300 Christians killed by Fulani militants in Nigeria since February, Barnabas Fund says Updated for 2021

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Updated: February 27, 2021


About 300 people were killed in at least seven predominantly Christian villages across Kaduna State, northern Nigeria, in February and March 2019, the Barnabas Fund said in a statement on Tuesday, quoting contacts on the ground and adding that brutal rapes and maiming with machetes were widespread.

“In a dawn attack on Karamai on 14 February, 41 died when some 300 gunmen engulfed the village, chanting “Allahu Akbar!” as they fired their guns and ransacked homes. Almost all the dead were women and children, apart from a few elderly and blind men who were unable to flee,” the Fund said.

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Killed in God’s name

“Up to 71 people were killed and 28 injured in a Fulani militia attack on 11 March in Dogon Noma village, Kaduna State,” Barnabas Fund added.

The report, posted online, quoted eyewitnesses, as saying that the gunmen were “torching houses, shooting and hacking down anything that moved”. Some 100 houses were destroyed in the attack.

President Donald Trump had told President Muhammadu Buhari last year during a meeting at the White House to stop the masdacre of Christians in northern Nigeria, but so far very little has been done.

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Barnabas Fund contacts report that nearly 300 people were killed in at least seven predominantly Christian villages across Kaduna State, Nigeria, in February and March 2019; brutal rapes and maiming with machetes were also reported.

In a dawn attack on Karamai on 14 February, 41 died when some 300 gunmen engulfed the village, chanting “Allahu Akbar!” as they fired their guns and ransacked homes. Almost all the dead were women and children, apart from a few elderly and blind men who were unable to flee.

Up to 71 people were killed and 28 injured in a Fulani militia attack on 11 March in Dogon Noma village, Kaduna State. According to eyewitness accounts, the gunmen were “torching houses, shooting and hacking down anything that moved”. Some 100 houses were destroyed in the attack.

Houses in Karamai village that were burnt out in a Fulani attack.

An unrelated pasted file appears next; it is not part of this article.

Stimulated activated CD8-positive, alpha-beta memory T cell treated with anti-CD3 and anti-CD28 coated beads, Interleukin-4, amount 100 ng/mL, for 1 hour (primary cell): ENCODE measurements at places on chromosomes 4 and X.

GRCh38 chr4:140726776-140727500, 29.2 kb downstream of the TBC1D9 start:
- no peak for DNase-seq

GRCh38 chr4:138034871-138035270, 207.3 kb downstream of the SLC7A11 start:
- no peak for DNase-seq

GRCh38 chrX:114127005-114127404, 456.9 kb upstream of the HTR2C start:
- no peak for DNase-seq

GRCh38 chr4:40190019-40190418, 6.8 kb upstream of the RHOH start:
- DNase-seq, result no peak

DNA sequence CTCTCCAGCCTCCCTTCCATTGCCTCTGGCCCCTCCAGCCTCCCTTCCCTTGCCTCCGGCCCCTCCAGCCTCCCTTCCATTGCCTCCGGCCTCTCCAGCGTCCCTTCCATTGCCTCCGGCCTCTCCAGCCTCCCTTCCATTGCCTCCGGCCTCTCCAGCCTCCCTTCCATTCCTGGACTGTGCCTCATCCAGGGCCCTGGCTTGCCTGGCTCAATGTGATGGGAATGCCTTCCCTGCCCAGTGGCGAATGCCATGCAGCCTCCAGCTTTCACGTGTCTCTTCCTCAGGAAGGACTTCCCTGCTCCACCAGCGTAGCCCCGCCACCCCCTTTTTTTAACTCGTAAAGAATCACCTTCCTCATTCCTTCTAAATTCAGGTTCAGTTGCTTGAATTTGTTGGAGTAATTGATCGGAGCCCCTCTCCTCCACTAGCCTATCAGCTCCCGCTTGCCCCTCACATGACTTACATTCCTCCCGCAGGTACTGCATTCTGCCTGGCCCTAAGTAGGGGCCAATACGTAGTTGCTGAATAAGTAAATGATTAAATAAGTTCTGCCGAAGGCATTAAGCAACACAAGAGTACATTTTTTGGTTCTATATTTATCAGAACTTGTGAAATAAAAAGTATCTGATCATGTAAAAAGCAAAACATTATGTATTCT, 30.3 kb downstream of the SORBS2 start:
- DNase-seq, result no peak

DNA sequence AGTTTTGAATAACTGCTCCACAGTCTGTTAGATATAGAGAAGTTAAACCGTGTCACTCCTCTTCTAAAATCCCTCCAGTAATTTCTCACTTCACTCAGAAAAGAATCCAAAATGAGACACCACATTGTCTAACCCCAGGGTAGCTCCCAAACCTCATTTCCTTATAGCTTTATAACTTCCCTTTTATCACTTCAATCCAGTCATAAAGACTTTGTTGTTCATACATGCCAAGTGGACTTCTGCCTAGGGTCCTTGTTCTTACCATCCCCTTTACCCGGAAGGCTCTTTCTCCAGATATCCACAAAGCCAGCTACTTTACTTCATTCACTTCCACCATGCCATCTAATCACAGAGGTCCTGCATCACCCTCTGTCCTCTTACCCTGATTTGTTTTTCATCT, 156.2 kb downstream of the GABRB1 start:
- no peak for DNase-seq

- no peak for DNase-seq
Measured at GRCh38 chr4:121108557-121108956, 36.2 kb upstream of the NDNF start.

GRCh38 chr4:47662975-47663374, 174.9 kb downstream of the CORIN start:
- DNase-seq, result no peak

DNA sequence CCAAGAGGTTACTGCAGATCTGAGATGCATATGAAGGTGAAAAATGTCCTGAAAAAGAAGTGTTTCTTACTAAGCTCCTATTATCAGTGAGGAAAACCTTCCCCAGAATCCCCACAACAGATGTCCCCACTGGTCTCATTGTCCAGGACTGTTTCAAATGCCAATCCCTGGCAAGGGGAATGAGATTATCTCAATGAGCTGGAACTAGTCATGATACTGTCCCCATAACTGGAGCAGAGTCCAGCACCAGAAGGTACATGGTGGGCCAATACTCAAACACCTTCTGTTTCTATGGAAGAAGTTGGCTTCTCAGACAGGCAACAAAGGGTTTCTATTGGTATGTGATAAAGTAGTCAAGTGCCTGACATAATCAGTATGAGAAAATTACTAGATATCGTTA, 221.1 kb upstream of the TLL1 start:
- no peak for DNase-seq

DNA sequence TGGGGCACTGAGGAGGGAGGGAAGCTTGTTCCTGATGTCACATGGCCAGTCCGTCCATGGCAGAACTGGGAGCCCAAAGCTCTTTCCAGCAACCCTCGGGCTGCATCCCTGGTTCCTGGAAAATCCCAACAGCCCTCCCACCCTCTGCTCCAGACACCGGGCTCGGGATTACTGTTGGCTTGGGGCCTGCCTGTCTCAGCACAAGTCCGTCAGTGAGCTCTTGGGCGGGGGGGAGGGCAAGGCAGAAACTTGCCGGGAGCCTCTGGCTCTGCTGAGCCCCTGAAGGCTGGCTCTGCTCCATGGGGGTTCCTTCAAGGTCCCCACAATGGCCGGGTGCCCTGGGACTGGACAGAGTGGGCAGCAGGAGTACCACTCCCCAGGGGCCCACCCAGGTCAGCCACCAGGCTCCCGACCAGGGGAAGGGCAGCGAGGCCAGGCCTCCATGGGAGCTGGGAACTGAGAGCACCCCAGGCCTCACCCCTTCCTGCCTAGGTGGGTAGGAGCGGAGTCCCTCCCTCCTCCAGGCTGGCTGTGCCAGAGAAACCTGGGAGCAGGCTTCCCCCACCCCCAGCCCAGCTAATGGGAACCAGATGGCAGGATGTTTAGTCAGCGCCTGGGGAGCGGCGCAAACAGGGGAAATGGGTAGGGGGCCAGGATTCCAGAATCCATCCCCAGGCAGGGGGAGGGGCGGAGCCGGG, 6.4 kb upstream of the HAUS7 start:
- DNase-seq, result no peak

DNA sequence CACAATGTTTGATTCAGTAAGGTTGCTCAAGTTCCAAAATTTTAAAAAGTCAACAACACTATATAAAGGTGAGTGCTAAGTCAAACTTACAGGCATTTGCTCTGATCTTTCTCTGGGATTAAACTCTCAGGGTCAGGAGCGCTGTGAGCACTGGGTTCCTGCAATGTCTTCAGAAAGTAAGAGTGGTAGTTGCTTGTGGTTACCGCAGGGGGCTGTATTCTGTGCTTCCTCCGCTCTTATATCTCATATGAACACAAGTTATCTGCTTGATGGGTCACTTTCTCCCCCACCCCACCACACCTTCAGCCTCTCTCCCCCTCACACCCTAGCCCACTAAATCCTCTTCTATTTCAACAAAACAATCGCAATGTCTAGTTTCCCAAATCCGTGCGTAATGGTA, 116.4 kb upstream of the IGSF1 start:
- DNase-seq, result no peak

A further nine were reportedly killed in Nandu Gbok, also in Kaduna State on 16 March and 30 houses destroyed.

In Kajuru district in February and March, the bodies of about 73 women, some pregnant, and 101 children ranging from babies on their mothers’ backs up to 10-year-olds, were interred in a mass-grave.

Witnesses said most of the men in the villages fled when the raid started in the early morning in Dogon Noma and Karamai. Others were thought to be assisting in neighbouring villages that had been attacked in the preceding days.

During Nigeria’s recent election President Buhari, who was re-elected, campaigned on the promise to “bring permanent peace and solution” to the north east and other regions of “insurgency”, specifically mentioning Plateau, Benue and Kaduna States.

Church leaders in Nigeria have also repeatedly called on the President, who is himself a Fulani Muslim, to take decisive action against the scourge of attacks by Fulani herdsmen on Christian farming communities.

Attacks by armed Fulani herdsman are a constant threat for the predominantly Christian population of Nigeria’s Middle Belt. In the last two years, Fulani militants have murdered more than 6,000, according to church estimates. They also destroy church buildings and homes in their attacks which deliberately target Christian communities. Since 2001 at least 500 church buildings have been razed in Plateau State alone.

From Barnabas Fund contacts.

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Simon Ateba
Simon Ateba
Simon Ateba covers the White House, the U.S. government, the International Monetary Fund, the World Bank and other financial and international institutions for Today News Africa in Washington D.C. Simon can be reached on simonateba@todaynewsafrica.com

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